Climatological aspects of aerosol optical properties in Northern Greece
1Laboratory of Atmospheric Physics, Physics Department, Aristotle University of Thessaloniki, P. O. Box 149, 54124 Thessaloniki, Greece
2Max Planck Institute for Chemistry, Biogeochemistry Department, P.O. Box 3060, 55020 Mainz, Germany
3Centre of Geophysics of Évora, Universidade de Évora, Rua R. Ramalho, 59, 7000-532 Évora, Portugal
4Nuclear Physics Department, Aristotle University of Thessaloniki, 54124 Thessaloniki, Greece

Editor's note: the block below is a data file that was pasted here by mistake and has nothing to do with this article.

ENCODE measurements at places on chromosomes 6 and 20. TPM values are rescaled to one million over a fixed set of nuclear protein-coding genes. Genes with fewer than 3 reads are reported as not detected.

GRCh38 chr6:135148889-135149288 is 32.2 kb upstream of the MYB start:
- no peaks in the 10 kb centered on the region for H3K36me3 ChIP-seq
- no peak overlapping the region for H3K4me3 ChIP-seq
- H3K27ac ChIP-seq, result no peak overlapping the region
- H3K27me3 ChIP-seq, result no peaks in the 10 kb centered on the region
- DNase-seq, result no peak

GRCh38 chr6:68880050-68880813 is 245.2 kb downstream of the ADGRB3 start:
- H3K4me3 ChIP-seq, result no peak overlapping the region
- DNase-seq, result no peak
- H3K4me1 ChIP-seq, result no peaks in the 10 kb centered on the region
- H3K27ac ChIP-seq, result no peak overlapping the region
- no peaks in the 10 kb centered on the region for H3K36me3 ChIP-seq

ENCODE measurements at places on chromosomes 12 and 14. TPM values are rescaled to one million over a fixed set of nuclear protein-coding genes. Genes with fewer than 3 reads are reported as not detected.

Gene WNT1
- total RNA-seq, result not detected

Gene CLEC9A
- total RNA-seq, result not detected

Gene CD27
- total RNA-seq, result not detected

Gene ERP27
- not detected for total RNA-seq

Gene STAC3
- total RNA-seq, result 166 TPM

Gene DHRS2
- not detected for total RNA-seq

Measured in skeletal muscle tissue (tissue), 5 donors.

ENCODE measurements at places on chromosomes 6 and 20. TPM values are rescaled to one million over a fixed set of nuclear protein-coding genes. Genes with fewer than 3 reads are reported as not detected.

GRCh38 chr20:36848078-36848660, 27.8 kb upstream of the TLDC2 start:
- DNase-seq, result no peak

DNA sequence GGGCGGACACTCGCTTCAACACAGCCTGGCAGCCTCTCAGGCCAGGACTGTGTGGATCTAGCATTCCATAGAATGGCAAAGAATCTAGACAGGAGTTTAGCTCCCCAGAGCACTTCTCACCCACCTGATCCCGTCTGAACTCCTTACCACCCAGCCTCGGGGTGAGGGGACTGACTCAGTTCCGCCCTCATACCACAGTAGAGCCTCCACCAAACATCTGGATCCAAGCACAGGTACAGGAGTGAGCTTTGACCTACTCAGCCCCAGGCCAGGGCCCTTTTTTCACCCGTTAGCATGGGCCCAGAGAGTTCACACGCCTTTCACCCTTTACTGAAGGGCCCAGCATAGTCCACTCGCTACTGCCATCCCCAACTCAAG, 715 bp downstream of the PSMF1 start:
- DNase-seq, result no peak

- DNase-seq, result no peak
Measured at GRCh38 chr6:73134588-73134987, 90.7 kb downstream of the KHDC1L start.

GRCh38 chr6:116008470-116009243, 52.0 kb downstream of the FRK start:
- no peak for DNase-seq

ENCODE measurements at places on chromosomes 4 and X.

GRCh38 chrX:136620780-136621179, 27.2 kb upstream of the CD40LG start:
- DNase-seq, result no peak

Abstract. Measurements of aerosol optical properties (aerosol optical depth, scattering and backscattering coefficients) have been conducted at two ground-based sites in Northern Greece, Ouranoupolis (40° 23' N, 23° 57 E, 170 m a.s.l.) and Thessaloniki (40° 38' N, 22° 57 E, 80 m a.s.l.), between 1999 and 2002. Their frequency distributions have revealed the presence of individual modes of high and low values, indicating the influence from different sources. At both sites, the mean aerosol optical depth at 500 nm was 0.23. Values increase considerably during summer when they remain persistently between 0.3 and 0.5, going up to 0.7–0.8 during specific cases. The mean value of 65±40 Mm−1 of the particle scattering coefficient at 550 nm reflects the impact of continental pollution in the regional boundary layer. Trajectory analysis has shown that higher values of aerosol optical depth and the scattering coefficient are found in the east sector (former Soviet Union countries, eastern Balkan countries), whereas cleaner conditions are found for the NW direction. The influence of Sahara dust events is clearly reflected in the Angström exponents. About 45–60% of the observed diurnal variation of the optical properties was attributed to the growth of aerosols with humidity, while the rest of the variability is in phase with the evolution of the sea-breeze cell. Local pollution is estimated to contribute 35±10% to the average aerosol optical depth at the Thessaloniki site during summer. Finally, the aerosol scale height was found to be related to the height of the boundary layer with values between 0.5–1 km during winter and up to 2.5–3 km during summer.